WASHINGTON, DC – One in every 20 health providers getting taxpayer money from Medicaid is delinquent on their federal taxes, and in some cases the tax cheats are years behind in paying the IRS, according to a new audit by Congress’s investigators.
The Government Accountability Office looked at about 7,000 providers in three large states who Medicaid reimbursed more than $6 billion in 2009 and found that they had nearly $800 million in unpaid federal taxes.
In two cases, the health companies — which range from dentists and doctors to private ambulances and medical supply companies — had been under criminal investigation, including for medical billing fraud.
“It is outrageous that heath care providers who cheat on their taxes are getting paid with taxpayer dollars through the Medicaid program,” said Sen. Carl Levin, chairman of the Senate’s investigative subcommittee.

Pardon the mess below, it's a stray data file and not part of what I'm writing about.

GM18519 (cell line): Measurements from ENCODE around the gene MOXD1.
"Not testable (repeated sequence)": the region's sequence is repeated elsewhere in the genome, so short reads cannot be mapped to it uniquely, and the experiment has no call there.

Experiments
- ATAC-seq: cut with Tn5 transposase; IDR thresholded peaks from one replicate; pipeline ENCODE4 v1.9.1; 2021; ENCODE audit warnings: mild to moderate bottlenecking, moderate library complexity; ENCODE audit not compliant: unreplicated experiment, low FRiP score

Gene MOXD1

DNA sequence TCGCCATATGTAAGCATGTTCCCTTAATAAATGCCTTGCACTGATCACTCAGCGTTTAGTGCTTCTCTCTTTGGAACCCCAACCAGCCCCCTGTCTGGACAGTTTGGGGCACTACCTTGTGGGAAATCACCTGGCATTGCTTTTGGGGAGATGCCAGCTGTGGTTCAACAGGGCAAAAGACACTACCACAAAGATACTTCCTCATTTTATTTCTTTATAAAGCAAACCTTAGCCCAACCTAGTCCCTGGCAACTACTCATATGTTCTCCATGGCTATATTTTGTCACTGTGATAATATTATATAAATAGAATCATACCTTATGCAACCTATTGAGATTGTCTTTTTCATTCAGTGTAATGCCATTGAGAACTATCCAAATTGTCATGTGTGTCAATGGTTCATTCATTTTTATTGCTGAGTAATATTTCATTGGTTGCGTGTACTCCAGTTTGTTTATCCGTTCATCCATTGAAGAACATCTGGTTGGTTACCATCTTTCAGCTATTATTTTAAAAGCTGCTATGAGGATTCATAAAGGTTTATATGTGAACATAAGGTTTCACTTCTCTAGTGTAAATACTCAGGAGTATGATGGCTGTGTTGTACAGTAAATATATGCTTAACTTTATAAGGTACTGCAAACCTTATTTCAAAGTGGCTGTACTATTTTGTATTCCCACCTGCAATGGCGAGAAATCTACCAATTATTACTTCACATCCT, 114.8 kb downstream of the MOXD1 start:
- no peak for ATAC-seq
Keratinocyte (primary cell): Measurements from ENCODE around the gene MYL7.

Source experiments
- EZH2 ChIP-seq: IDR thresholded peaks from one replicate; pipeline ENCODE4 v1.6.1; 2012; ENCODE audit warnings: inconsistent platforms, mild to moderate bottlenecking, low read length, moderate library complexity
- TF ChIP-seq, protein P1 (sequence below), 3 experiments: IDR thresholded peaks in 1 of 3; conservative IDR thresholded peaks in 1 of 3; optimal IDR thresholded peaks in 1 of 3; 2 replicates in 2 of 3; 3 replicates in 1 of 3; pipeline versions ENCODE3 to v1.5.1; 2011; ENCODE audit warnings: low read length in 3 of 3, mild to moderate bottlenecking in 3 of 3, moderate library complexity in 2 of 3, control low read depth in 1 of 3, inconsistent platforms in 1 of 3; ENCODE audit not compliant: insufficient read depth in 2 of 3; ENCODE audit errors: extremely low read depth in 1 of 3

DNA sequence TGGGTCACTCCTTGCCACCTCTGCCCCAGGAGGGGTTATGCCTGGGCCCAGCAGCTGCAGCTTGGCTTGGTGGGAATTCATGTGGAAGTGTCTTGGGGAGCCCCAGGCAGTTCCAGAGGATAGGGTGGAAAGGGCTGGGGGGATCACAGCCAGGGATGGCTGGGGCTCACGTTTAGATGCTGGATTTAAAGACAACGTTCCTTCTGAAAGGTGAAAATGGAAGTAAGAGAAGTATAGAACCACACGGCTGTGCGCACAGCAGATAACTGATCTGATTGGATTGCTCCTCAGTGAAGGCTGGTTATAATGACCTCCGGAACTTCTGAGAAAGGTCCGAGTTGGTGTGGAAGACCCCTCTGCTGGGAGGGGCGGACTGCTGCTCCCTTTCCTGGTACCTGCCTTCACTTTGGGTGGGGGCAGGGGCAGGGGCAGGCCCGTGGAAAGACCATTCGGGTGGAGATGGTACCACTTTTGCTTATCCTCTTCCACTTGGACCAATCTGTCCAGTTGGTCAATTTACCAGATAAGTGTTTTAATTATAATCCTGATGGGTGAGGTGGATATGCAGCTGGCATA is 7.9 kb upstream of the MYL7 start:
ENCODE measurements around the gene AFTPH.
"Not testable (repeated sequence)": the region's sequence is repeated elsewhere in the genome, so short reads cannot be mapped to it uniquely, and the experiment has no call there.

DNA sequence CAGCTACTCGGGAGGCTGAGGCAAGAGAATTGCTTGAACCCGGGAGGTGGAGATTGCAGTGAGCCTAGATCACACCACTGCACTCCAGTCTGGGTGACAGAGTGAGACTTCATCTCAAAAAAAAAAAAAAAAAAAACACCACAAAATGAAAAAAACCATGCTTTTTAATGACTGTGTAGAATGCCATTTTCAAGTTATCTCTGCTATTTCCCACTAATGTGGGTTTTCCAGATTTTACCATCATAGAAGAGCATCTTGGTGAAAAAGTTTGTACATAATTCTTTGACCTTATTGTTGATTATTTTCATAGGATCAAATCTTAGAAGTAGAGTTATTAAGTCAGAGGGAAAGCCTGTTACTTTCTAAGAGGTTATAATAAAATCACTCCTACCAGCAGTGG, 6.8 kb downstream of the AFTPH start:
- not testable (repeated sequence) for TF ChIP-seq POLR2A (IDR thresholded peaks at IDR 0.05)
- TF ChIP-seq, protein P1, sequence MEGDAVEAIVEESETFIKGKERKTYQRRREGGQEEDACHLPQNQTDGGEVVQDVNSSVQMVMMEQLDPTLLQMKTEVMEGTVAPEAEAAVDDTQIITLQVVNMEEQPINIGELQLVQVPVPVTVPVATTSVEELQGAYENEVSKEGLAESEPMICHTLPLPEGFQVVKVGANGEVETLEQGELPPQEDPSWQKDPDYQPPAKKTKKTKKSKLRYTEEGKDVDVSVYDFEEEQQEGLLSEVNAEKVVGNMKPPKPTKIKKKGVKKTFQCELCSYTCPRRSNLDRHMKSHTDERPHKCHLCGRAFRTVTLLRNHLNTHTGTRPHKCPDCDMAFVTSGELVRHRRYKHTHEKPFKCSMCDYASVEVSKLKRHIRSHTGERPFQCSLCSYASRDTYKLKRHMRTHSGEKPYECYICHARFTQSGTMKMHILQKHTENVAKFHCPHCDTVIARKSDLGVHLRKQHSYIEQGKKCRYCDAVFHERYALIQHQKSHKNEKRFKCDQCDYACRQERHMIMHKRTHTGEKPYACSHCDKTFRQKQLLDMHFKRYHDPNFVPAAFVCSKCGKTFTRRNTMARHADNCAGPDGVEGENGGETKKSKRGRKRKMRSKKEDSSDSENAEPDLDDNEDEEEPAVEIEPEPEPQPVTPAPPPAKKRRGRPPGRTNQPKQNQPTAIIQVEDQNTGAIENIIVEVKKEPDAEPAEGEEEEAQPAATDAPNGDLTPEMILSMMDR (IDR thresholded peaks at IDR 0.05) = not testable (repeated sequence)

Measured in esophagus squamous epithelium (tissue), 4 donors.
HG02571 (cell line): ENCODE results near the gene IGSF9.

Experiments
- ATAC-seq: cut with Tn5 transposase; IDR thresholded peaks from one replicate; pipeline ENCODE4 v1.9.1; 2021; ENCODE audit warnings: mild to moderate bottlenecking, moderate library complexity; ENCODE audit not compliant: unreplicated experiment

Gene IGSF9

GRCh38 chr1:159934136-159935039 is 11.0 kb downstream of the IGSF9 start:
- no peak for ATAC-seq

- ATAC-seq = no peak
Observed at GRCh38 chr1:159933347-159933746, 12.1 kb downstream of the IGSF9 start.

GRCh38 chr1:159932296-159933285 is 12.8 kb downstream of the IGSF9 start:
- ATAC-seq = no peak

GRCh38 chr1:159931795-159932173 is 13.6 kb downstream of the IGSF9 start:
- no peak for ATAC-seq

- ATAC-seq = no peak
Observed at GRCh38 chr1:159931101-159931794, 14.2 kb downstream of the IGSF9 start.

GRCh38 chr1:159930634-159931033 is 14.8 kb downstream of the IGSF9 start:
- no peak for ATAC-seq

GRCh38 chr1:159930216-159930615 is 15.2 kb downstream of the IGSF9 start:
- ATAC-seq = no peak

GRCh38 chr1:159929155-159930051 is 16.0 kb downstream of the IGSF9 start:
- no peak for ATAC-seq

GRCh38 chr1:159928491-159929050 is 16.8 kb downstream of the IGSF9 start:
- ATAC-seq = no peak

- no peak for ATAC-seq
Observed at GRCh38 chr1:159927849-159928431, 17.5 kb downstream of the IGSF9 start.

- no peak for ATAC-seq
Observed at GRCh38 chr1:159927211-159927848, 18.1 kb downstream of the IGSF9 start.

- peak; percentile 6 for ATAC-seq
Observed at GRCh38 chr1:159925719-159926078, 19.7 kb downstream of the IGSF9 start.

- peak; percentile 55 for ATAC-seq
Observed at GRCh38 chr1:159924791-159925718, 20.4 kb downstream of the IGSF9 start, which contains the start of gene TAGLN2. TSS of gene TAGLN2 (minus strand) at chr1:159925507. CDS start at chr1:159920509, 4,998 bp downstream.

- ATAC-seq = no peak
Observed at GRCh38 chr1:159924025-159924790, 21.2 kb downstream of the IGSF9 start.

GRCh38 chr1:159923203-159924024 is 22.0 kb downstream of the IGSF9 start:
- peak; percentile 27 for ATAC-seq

He called for the government to prohibit companies with unpaid taxes from Medicaid money.
Medicaid is the federal-state partnership health program for the poor. It spends hundreds of billions of dollars a year to reimburse health providers for care they give to beneficiaries.
One dentist GAO reviewed owed more than $100,000 in federal taxes, but continued to spend money on nice restaurants, trips and spas.
Another couple who owned a nursing business and owed more than $3 million in taxes claimed the problem was the timing of government payments. When the IRS took action, the company reduced its business with Medicaid.
The owners also bought a new home while the business debt was growing, GAO said. The IRS eventually referred the case to the Justice Department for action.
GAO said the IRS is usually allowed to deduct unpaid taxes from other government payments, but said the IRS does not believe Medicaid reimbursements for care qualify as federal payments. GAO said if IRS had used those tools, than it could have recovered up to $330 million of the money owed in 2009.
“People who cheat on their taxes show a clear disregard for the law, so they might be more likely to defraud Medicaid or even harm patients,” said Sen. Tom Coburn, Oklahoma Republican and a medical doctor. “GAO’s findings raise serious questions about steps that need to be taken to improve the integrity of the Medicaid program.”